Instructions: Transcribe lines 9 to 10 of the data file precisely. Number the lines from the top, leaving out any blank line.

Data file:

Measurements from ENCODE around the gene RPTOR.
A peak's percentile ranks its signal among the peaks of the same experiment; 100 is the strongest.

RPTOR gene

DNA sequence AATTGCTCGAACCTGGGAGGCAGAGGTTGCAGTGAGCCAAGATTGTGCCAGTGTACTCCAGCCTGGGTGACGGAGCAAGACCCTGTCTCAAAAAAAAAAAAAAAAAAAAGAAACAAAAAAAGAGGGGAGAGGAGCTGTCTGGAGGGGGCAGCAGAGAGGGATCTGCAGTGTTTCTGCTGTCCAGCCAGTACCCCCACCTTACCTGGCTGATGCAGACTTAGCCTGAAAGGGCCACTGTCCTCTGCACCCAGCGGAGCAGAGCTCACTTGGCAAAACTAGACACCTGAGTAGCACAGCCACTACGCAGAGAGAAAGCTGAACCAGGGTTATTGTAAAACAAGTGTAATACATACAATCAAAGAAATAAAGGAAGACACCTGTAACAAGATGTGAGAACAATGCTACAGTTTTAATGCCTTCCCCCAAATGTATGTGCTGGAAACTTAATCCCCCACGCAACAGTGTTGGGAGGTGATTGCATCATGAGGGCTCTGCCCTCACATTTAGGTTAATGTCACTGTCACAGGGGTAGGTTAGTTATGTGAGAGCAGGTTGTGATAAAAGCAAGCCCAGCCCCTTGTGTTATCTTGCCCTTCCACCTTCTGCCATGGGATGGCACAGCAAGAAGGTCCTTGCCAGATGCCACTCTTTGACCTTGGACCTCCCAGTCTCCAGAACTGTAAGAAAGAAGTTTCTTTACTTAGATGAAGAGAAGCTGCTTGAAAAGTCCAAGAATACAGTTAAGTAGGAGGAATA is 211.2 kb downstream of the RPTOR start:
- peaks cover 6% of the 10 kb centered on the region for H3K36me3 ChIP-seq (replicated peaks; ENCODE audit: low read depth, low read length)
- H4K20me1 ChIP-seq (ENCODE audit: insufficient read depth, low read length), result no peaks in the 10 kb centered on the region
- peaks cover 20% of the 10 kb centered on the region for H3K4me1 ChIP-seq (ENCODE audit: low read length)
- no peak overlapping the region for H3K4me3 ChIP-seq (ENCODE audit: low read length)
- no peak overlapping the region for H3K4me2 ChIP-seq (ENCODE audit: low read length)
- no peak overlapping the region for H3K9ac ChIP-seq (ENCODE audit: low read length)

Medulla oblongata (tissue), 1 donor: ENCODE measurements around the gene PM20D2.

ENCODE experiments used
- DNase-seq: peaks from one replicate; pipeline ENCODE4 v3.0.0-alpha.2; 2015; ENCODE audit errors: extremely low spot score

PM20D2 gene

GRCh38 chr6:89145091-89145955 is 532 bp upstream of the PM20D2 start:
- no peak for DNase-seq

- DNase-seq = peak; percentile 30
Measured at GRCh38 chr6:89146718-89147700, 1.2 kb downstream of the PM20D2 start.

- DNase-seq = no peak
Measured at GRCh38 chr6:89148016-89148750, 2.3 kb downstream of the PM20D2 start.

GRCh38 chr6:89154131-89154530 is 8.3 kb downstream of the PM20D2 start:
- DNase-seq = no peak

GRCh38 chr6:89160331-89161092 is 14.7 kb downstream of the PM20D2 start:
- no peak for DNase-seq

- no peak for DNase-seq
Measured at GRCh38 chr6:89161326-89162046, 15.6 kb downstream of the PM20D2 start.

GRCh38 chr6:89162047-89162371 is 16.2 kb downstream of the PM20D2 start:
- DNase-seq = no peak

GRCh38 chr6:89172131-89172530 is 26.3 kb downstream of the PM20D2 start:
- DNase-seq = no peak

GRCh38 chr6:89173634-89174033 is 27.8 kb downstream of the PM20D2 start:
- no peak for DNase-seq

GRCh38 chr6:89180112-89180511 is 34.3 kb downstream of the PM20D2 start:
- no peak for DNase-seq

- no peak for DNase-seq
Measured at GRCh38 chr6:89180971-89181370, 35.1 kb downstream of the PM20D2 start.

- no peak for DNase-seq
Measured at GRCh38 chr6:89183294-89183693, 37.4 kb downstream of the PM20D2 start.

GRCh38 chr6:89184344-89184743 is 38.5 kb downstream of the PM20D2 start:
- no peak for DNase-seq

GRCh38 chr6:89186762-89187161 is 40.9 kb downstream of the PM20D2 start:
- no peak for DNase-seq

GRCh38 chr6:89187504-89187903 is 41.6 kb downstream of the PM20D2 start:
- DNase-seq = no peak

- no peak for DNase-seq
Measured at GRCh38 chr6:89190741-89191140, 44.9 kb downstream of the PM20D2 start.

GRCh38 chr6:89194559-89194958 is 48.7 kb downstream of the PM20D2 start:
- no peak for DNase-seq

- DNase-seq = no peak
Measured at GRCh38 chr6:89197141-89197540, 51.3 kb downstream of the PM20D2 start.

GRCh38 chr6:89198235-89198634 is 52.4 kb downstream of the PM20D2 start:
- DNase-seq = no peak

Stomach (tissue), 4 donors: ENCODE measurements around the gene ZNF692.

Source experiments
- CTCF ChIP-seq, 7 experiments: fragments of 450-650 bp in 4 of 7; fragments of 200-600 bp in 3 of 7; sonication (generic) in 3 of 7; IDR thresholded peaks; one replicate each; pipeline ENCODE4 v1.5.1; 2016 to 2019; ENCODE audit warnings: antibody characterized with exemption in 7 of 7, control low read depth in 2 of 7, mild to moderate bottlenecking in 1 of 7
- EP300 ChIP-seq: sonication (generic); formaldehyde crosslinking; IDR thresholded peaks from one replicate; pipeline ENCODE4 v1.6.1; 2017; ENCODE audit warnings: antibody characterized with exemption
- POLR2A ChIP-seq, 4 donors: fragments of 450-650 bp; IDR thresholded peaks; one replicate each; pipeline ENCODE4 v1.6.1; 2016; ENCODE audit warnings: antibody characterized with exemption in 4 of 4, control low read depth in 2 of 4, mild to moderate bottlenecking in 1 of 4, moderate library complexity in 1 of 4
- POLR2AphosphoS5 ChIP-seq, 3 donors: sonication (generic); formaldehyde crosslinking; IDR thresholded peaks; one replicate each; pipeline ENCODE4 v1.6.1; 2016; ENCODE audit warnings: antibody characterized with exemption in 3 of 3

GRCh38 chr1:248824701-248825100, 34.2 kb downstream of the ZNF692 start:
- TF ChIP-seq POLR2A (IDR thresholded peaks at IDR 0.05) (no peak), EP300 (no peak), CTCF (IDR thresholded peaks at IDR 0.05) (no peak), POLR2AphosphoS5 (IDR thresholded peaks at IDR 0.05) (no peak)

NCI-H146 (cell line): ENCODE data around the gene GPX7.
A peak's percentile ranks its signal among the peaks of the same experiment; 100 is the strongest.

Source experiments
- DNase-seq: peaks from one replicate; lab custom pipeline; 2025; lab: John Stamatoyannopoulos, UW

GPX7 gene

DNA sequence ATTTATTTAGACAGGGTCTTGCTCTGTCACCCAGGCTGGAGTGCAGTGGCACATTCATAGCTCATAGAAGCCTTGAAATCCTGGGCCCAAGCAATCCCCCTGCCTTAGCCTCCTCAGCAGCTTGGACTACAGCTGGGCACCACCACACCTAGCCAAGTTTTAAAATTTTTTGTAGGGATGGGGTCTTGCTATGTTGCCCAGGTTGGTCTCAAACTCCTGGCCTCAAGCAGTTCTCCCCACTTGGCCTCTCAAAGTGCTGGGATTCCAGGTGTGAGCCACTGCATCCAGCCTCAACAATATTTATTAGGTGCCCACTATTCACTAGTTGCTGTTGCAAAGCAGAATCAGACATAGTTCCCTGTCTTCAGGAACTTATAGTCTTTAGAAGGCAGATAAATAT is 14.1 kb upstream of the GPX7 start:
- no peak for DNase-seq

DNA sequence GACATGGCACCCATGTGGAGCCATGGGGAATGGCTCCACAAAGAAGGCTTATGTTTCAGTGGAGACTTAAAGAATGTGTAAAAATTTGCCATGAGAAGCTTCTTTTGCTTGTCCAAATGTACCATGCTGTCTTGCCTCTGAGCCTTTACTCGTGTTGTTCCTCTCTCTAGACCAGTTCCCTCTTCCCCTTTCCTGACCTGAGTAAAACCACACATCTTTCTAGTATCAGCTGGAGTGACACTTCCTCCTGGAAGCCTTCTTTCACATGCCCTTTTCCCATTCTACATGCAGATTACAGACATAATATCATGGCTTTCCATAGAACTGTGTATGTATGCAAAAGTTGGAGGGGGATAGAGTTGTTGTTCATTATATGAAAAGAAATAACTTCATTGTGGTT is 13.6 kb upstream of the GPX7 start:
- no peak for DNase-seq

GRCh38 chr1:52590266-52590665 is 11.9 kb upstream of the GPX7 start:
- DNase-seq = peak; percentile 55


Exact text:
- no peak overlapping the region for H3K4me2 ChIP-seq (ENCODE audit: low read length)
- no peak overlapping the region for H3K9ac ChIP-seq (ENCODE audit: low read length)